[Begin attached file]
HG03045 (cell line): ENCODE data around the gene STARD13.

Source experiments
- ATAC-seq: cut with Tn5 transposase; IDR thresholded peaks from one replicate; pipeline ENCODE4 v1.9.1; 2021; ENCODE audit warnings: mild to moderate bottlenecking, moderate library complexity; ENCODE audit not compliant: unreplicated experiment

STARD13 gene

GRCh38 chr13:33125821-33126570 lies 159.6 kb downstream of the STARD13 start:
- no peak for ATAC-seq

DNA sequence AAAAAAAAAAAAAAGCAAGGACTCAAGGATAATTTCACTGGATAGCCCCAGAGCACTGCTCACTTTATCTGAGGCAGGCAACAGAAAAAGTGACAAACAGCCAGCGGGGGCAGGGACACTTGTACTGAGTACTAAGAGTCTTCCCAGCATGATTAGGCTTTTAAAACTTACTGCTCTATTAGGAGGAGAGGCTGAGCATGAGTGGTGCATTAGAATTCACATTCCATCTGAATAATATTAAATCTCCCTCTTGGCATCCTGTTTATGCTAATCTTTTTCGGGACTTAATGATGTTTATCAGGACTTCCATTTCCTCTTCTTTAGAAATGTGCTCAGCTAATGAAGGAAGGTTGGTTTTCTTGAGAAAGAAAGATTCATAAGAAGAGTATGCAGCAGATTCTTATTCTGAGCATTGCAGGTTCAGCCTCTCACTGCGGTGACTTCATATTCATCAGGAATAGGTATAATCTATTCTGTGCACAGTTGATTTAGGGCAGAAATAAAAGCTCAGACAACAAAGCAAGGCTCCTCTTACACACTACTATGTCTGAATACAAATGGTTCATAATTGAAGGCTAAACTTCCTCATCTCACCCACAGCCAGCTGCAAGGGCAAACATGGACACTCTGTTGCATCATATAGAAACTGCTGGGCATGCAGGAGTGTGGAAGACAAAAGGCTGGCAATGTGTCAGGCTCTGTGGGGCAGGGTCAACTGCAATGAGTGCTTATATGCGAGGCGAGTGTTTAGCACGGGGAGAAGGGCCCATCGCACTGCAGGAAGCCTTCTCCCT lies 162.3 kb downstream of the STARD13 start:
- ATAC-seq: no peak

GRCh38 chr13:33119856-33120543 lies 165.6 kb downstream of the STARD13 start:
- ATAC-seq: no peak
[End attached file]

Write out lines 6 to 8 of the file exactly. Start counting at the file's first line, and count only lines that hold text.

- no peak for ATAC-seq

DNA sequence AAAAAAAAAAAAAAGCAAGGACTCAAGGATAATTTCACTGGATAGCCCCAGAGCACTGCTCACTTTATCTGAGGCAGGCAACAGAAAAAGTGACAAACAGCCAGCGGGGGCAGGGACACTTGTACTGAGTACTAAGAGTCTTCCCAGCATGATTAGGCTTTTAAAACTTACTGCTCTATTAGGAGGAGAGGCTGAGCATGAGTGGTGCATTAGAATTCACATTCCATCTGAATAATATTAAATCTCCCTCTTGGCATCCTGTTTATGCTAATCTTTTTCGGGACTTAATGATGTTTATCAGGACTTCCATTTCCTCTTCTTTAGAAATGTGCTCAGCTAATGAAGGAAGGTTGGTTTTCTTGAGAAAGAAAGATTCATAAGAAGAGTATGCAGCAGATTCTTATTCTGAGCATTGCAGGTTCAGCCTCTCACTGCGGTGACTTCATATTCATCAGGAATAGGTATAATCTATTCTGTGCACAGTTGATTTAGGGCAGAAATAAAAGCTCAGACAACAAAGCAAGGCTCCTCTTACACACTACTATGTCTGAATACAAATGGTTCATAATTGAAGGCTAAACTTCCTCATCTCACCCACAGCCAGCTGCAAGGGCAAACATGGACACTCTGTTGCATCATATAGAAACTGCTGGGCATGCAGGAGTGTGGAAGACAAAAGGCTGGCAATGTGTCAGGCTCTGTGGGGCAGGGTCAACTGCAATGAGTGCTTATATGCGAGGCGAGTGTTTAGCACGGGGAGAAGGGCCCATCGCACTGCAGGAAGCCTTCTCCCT lies 162.3 kb downstream of the STARD13 start:
- ATAC-seq: no peak